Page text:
Regulators and labor groups around the world have been pushing hard for higher pay and worker protections in the gig economy. But in California, they got totally outflanked.
Reflecting the growing power of an industry that barely existed a decade ago, 58% of California voters sided with gig companies and exempted them from a new state law that would have upended their business models.
The passing of California ballot initiative Proposition 22 exempts gig companies like Uber, Lyft, DoorDash, and Instacart from needing to classify their workers as employees and pay into benefits like workers’ compensation and health insurance. Instead, the companies will offer a limited package of new benefits in exchange for the right to keep their drivers and delivery workers classified as independent contractors—what Uber CEO Dara Khosrowshahi has called a “third way” for gig workers.
Now the companies plan to take the idea beyond California.
“Going forward, you’ll see us more loudly advocate for new laws like Prop 22,” Khosrowshahi said on a Nov. 5 call with investors. “It’s a priority for us to work with governments across the US and the world to make this a reality.”
Tony Xu, CEO and co-founder of DoorDash, echoed the sentiment. “Now, we’re looking ahead and across the country, ready to champion new benefits structures that are portable, proportional, and flexible…We look forward to partnering with workers, policymakers, community groups, and more to make this a reality.”
The gig companies pursued a long, aggressive battle against complying with the California labor law known as AB5, which makes it harder for companies to classify workers as independent contractors. The legislation went into effect on Jan. 1. But the companies circumvented the law, arguing that drivers are not employees—and, at one point, even threatening to pull out of California.
Uber, Lyft, DoorDash, and Instacart banded together to bring the worker classification question to voters, culminating in the most expensive ballot initiative in California to date.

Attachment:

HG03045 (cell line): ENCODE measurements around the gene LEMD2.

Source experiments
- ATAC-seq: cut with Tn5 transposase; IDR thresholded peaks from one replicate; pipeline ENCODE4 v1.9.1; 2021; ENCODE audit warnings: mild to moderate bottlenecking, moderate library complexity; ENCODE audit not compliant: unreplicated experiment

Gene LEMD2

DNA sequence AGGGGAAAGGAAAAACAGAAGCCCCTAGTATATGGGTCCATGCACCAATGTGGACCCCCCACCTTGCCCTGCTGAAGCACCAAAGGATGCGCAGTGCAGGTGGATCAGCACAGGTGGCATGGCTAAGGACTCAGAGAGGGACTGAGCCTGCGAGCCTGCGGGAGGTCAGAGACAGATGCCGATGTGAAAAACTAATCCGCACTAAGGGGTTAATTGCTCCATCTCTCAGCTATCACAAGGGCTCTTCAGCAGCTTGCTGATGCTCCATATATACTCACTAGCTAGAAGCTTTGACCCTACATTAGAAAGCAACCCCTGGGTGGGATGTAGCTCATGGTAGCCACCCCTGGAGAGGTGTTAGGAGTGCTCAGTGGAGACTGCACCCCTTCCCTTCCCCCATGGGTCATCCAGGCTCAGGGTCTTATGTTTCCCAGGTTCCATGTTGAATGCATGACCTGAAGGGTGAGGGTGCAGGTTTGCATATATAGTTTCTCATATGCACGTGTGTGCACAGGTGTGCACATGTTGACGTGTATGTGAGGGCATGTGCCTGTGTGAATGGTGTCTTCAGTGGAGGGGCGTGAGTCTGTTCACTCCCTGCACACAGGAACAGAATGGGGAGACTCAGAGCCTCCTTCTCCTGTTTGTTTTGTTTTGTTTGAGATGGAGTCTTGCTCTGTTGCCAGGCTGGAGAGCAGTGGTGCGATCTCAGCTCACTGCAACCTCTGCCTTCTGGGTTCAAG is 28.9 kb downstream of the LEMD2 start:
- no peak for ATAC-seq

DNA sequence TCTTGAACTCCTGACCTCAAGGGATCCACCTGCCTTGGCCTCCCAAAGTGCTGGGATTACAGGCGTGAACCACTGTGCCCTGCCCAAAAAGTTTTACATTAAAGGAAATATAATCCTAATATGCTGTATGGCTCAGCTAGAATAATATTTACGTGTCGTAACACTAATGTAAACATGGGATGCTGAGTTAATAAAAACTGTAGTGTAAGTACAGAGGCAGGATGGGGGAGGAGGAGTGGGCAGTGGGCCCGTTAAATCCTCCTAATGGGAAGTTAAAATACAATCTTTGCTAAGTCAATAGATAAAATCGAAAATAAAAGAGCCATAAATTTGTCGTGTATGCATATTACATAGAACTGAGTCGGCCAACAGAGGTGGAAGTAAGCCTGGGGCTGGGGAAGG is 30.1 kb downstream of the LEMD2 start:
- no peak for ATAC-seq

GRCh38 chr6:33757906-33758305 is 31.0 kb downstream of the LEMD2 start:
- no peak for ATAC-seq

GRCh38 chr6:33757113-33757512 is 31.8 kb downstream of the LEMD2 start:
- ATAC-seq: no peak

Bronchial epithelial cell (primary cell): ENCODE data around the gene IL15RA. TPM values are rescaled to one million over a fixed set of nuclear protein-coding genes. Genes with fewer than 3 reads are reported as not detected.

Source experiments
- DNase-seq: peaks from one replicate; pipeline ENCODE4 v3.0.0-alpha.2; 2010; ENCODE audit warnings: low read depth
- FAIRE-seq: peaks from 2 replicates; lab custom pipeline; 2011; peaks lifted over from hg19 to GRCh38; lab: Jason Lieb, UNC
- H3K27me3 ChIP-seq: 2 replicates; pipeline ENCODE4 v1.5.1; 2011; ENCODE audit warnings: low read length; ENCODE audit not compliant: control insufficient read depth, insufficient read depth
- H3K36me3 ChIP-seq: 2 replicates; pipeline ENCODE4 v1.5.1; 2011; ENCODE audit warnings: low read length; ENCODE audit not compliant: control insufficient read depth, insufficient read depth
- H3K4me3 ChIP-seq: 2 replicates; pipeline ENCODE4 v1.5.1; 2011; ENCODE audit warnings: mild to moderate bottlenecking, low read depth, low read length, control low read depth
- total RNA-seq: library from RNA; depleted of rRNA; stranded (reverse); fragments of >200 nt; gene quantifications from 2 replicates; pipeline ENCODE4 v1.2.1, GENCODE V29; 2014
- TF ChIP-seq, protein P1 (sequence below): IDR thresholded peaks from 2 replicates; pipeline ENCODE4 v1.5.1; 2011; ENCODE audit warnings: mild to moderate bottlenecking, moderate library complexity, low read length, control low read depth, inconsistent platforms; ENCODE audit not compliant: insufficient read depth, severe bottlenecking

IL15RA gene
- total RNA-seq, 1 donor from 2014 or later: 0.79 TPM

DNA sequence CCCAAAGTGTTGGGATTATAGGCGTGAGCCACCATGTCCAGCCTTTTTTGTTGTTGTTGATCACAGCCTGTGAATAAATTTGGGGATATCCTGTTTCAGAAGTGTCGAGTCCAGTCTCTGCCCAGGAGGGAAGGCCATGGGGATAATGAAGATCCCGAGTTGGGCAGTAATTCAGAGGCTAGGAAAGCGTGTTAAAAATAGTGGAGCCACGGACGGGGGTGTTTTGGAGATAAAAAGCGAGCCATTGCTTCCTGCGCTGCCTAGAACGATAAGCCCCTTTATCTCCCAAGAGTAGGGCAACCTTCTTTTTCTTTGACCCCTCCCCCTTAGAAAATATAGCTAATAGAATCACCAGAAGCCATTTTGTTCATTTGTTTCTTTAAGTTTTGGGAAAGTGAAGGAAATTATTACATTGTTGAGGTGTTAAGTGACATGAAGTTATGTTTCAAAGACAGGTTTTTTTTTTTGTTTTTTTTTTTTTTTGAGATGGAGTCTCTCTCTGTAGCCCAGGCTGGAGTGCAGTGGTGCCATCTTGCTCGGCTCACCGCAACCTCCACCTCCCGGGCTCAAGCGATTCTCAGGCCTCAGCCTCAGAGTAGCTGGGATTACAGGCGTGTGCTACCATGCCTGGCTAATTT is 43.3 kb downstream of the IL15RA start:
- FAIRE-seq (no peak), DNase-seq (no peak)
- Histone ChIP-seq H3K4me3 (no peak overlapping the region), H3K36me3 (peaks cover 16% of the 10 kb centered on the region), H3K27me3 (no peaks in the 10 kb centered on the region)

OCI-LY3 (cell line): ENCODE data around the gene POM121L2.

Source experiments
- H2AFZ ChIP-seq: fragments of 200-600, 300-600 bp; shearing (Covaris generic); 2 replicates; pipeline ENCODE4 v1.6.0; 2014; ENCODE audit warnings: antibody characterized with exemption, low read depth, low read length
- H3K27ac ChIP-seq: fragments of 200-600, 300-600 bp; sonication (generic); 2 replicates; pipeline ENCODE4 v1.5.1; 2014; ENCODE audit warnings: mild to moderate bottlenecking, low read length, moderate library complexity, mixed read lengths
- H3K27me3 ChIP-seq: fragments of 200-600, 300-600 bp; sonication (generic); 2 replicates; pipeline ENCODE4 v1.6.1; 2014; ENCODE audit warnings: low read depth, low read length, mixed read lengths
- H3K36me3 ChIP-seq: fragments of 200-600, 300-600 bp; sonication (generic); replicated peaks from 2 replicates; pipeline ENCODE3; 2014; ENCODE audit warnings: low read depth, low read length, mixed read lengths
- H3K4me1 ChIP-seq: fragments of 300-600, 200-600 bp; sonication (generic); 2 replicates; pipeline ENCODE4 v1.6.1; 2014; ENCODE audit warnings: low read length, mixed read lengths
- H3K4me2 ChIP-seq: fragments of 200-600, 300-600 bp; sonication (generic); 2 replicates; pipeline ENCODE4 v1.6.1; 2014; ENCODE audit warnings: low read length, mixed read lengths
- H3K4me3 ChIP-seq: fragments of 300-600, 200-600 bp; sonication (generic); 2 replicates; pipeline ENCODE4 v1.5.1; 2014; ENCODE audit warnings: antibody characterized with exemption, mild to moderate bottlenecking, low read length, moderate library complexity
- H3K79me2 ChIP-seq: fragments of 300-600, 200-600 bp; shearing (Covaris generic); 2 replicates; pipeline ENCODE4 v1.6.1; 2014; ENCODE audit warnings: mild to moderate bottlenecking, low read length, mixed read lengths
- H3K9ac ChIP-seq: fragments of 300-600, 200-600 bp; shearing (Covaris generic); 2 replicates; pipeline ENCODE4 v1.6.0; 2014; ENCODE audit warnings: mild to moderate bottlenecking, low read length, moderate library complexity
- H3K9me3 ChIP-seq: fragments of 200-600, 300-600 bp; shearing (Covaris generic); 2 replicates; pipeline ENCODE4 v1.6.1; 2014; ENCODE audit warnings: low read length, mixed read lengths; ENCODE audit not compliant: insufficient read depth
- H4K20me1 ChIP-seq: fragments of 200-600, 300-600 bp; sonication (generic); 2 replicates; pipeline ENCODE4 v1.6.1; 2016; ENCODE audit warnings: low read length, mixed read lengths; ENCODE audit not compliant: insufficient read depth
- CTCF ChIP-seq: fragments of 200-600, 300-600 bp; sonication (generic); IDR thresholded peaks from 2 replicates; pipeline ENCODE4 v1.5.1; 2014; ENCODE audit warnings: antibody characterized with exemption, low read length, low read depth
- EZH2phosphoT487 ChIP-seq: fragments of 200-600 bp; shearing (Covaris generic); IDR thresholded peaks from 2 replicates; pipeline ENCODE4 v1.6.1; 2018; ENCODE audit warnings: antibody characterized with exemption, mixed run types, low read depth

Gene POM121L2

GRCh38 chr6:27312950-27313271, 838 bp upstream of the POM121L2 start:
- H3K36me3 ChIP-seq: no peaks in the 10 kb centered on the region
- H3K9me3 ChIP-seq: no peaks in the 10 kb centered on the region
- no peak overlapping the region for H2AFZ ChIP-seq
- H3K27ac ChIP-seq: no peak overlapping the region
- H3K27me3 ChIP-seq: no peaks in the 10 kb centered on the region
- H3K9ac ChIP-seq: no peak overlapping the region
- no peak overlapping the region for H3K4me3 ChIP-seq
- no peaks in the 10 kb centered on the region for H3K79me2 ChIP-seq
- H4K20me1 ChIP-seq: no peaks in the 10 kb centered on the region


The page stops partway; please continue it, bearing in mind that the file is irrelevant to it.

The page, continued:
The Prop 22 outcome could set a precedent for how other lawmakers across the US approach the issue, perhaps discouraging other state attorneys general from filing lawsuits against ride-sharing companies, as Cowen analyst John Blackledge suggested in a Nov. 4 note to clients.
It also could influence states like New York, which has established a minimum wage standard for Uber drivers in New York City, as well as New Jersey, Virginia, and Washington, which have been looking into the AB5 model.
“I expect that across the country, this law is going to be looked at as a model,” says labor and employment lawyer Sandra Rappaport, a San Francisco-based partner at Hanson Bridgett. “Certainly the companies that employ these workers are going to be pushing for a law like this elsewhere.”
Most of the legal framework for employment models was developed long before the arrival of the internet—let alone smartphones and app-based platforms. The passing of Prop 22 reinforces the idea that gig workers don’t fit into a binary box of being either an employee or independent contractor, Rappaport says.
But labor advocates say it’s possible to both have flexibility and be an employee. Ken Jacobs, chair of the UC Berkeley Center for Labor Research and Education, sees Uber’s hybrid model as an “old model wrapped in new technology,” with the companies shifting the costs and risks to workers.
Prop 22 is likely to be permanent in California—it includes a provision that requires a seven-eighths vote of the state legislature to change it.
Could it also end up influencing federal policy? Both US president-elect Joe Biden and his vice president, Kamala Harris, opposed Prop 22 and support addressing the worker-classification debate on a national level.
Under a Biden administration, the US Department of Labor is likely to propose more rules that protect workers. Rappaport says that could include rolling back the relaxed guidelines on classifying gig workers that the Trump administration rolled out in September. But if the Republicans hold onto their majority in the Senate, providing gig workers more protection at the federal level will likely be a bigger political fight.
The passing of Prop 22 doesn’t mean Uber is off the hook. The ride-hailing giant will have to fight battles in other states—and possibly lose some—as it was about to before Prop 22 was passed, says Rappaport. Some of the biggest advances in worker conditions, meanwhile, could come from more local pressure: In September, Seattle passed a minimum pay rate for Uber and Lyft drivers, modeled after the one passed in New York City. Because the measure only governs what happens after it goes into effect, Uber and Lyft could still owe billions of dollars in unpaid wages for violations, says Jacobs.
That said, the Prop 22 outcome could perhaps encourage other tech companies to go to the ballot to carve themselves out of the regulatory framework. There’s no guarantee it will work—and it certainly will be expensive—but Mark Lemley, director of the Stanford Program in Law, Science, and Technology, says it’s possible that “propositions may be the only way to make gig economy policy going forward.”